Executives and Political Responsibility

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Alumni, students and employees of the University of California have been shaking their heads in dismay since Sept. 24 when an interview with UC President Mark Yudof appeared in the New York Times Magazine. The interview was somewhat of a farce, with Yudof comparing the university to a cemetery, joking about why he has a higher salary than President Obama, and expressing a clueless attitude about fundraising.

However, there was one exchange in the interview that revealed an important truth about the political culture in which we live. It provides a useful "teaching moment" for those who care about the excellence and accessibility of the university.

When asked whether he blamed Governor Schwarzenegger for the situation of the university, Yudof replied, "I do not," and then went on to state that the crisis in higher education is "systemic," it has to do with the graying of America, large shifts in the culture and so on. In other words, this is something no one is really responsible for; it's too big for any one person to try and fight.

Yudof's cheery resignation in the face of catastrophe is an exemplary instance of a public leader trying to avoid the mention of political responsibility. For the reality is that the defunding of public education is not an impersonal, "systemic" effect of some large cosmic machine. It has been carefully set in place over several decades by leaders and intellectuals on the political right who have worked tirelessly to convince us that everything, from Little League to the education of the soul, must immediately be "economically productive."

Those forms of knowledge that are not immediately "profitable" (by next week's stock market report, at the latest) are understood to be trivial at best, obstructionist at worst. These activists have taken specific aim at the notion of a "public good"-our shared responsibility to support aspects of society that may not benefit us directly as individuals-by casting it as a boondoggle, as an illusion to be brushed away by the "inevitable" forward march of privatization (private roads, private health plans, private police, gated communities, private universities).

There was nothing inevitable or "systemic" about this destruction of the public sphere. The public good has not been dismantled in similar ways in most of the countries that are traditionally closest to the U.S. in traditions and values (Canada, France, the Scandinavian countries, not even the U.K., despite Thatcherism).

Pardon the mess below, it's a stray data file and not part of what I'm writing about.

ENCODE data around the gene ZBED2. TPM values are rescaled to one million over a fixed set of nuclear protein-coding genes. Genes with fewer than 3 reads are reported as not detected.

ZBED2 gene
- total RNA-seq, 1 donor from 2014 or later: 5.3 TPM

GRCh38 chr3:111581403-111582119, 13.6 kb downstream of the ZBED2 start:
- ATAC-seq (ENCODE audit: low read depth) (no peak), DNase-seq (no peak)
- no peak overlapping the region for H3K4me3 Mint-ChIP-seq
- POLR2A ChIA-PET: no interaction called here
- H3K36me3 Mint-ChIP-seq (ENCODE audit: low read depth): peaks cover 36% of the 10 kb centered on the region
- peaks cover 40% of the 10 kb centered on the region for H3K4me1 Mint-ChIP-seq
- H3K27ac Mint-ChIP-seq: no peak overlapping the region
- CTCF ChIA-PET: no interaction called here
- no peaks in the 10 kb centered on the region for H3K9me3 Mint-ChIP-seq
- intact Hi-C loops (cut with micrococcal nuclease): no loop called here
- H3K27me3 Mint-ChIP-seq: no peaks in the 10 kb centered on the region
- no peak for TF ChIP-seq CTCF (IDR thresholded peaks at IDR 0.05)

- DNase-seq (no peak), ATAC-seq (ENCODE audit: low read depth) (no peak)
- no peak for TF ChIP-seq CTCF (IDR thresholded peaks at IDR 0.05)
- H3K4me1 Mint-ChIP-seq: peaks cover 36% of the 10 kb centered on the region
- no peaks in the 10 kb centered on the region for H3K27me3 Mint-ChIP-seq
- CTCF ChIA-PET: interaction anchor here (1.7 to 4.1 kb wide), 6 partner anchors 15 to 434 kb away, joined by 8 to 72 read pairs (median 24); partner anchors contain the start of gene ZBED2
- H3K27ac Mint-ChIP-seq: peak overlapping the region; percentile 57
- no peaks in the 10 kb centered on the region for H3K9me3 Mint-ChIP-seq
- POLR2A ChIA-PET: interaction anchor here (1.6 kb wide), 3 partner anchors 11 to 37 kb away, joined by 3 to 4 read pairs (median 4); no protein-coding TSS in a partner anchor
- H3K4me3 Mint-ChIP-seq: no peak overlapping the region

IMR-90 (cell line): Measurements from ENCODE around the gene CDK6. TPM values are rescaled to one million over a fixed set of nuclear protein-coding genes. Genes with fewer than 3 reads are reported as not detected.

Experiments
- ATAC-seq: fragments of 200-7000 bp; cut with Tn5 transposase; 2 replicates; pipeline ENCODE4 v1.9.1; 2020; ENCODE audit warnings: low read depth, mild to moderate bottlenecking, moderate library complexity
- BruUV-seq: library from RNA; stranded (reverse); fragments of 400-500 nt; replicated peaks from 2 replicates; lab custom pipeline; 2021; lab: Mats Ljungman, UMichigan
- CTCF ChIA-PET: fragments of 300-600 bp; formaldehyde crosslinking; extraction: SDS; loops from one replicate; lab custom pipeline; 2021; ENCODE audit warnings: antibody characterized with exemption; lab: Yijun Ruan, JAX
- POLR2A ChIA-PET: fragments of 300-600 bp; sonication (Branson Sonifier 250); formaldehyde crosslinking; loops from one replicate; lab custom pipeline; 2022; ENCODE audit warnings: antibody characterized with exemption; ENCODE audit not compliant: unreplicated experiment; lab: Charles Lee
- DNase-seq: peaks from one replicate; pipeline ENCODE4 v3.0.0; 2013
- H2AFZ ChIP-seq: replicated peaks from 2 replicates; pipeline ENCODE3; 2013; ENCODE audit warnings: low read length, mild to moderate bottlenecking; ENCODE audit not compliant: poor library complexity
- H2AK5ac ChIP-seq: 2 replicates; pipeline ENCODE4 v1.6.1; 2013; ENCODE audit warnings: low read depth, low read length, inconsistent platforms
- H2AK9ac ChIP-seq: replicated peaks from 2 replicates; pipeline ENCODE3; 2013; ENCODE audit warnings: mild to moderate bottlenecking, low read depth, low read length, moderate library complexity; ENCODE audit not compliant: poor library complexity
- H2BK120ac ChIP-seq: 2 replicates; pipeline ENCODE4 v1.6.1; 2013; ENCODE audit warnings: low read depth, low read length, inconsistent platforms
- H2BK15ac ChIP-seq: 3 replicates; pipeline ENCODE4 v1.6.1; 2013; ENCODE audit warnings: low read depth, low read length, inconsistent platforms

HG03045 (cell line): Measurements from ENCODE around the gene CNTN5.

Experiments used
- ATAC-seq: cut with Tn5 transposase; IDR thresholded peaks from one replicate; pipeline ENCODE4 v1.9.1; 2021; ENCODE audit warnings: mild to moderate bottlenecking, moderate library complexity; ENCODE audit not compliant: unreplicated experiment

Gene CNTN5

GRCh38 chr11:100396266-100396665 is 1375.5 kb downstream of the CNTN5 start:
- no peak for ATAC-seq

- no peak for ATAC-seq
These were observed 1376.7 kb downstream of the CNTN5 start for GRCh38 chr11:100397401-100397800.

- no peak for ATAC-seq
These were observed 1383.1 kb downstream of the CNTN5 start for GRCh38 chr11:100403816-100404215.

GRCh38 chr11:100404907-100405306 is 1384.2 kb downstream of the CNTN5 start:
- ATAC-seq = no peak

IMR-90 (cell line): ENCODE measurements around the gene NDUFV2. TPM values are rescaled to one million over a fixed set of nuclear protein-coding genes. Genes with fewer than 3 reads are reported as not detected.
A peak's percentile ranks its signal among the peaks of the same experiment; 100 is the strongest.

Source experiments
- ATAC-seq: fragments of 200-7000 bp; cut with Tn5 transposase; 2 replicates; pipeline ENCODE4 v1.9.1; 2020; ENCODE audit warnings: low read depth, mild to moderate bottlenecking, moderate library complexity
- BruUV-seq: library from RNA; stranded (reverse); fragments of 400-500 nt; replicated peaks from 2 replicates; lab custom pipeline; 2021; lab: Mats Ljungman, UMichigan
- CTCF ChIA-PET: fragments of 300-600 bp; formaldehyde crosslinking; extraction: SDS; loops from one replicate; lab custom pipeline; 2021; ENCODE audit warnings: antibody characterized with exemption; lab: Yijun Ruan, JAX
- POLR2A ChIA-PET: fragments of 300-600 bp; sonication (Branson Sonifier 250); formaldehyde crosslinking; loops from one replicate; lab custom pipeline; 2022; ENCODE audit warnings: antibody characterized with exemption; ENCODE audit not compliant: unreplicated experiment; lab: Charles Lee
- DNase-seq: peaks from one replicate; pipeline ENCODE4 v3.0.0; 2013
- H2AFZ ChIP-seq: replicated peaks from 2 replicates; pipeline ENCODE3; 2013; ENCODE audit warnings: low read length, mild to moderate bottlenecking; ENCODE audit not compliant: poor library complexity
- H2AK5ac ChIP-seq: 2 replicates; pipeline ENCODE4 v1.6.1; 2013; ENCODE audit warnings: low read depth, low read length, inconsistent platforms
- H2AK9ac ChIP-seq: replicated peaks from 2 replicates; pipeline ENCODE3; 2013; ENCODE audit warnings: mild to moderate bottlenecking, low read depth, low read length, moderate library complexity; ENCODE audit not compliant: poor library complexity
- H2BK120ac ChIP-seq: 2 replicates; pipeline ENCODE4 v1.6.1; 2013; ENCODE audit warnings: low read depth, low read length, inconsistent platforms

It is a specifically American phenomenon, quite recent, and its history is intertwined with the history of the American Right. It was hatched in think tanks, expressed in policy papers and put into place by lawmakers. Californians bought into this demolition job, first by passing Proposition 13, which cut the tax base that had traditionally supported public education, and then by repeatedly dodging the uncomfortable truth that public services have to be paid for by all of us, even if no one of us personally uses all of them.

Schwarzenegger's refusal to address any increase in state revenues through tax increases (the solution implemented by several other states) is one extreme version of this "anti-public" stance. The fact that leaders of both parties in Sacramento are willing to balance the budget on the back of education is one of its consequences.

Thus the form taken by the budgetary crisis at the university is not simply a blip in some grand "systemic" shift. To suggest as much, as Yudof does, implicitly renders those who brought it about blameless, and those who seek to fight it powerless. Rather, this particular budget mess is the consequence of specific actions, often over time, by specific actors-the extremist Republicans, the bullying Governor, the ineffectual Democrats-who have diverted our sense of common purpose.

The first step toward reviving the common good is to recognize the responsibility of those who have sought to wreck it. In this sense, Yudof's interview performance has a moral lesson. It can teach members of the UC community to be suspicious of explanations that elide personal responsibility. And it can help us clarify the terms of the dialogue we need to have with alumni, parents and state leaders as we try to restore state support for the UC system.


Timothy Hampton is a campus professor of French and comparative literature. Reply at [email protected]

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